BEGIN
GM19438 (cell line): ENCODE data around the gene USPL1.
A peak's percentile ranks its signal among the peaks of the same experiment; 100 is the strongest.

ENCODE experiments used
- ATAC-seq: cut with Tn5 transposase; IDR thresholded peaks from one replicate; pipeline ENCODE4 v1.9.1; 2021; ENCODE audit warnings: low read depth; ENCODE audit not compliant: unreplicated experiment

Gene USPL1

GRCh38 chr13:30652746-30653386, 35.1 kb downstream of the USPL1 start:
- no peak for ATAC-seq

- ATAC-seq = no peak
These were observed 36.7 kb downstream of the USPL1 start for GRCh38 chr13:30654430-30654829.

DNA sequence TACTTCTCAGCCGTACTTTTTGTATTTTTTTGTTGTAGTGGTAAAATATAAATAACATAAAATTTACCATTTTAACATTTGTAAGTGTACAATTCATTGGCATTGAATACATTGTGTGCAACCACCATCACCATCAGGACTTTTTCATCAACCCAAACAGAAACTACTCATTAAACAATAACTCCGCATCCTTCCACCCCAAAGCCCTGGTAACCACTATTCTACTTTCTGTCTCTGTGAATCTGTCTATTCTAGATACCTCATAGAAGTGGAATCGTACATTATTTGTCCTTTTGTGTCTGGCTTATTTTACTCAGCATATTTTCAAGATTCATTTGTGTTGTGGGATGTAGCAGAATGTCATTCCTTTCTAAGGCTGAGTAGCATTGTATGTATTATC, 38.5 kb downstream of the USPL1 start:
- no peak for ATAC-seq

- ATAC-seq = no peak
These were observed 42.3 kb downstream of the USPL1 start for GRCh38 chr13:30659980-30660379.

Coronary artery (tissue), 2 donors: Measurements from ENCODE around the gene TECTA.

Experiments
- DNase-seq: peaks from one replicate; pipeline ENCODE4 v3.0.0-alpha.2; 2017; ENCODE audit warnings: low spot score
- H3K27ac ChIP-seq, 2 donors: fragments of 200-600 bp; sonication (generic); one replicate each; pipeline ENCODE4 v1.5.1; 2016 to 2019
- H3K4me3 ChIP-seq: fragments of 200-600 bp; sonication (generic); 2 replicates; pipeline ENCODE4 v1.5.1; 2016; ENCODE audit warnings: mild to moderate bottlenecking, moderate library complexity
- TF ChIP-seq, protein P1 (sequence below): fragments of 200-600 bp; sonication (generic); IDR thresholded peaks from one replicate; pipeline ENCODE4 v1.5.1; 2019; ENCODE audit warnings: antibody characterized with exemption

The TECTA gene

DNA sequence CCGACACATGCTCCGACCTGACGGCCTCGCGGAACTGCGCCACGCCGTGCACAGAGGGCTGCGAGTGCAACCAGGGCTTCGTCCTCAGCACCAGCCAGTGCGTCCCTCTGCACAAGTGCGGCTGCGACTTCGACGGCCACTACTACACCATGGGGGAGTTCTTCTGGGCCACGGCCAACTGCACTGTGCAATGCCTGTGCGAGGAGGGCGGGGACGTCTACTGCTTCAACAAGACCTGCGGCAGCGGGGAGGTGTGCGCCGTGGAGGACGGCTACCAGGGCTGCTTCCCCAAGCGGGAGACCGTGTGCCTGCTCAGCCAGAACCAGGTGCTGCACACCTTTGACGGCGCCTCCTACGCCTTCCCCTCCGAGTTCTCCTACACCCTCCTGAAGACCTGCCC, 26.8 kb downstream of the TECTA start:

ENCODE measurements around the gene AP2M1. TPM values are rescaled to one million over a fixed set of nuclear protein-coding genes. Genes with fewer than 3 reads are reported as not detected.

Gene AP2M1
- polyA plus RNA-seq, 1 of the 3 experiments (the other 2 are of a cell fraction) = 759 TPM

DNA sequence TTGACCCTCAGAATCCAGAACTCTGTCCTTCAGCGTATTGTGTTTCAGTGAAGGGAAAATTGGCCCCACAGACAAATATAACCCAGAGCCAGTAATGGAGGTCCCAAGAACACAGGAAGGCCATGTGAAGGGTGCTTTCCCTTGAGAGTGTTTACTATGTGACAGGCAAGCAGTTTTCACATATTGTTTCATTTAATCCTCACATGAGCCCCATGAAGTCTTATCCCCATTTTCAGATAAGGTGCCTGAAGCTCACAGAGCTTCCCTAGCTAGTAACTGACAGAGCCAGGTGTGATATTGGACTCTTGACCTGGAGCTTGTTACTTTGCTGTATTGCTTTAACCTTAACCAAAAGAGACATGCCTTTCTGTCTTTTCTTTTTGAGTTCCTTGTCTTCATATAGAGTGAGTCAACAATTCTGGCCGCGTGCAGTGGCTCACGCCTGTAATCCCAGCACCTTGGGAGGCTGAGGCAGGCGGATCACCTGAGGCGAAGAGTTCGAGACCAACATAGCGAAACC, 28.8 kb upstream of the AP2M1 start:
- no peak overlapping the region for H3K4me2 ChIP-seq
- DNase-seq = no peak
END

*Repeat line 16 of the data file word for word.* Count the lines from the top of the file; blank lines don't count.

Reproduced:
- DNase-seq: peaks from one replicate; pipeline ENCODE4 v3.0.0-alpha.2; 2017; ENCODE audit warnings: low spot score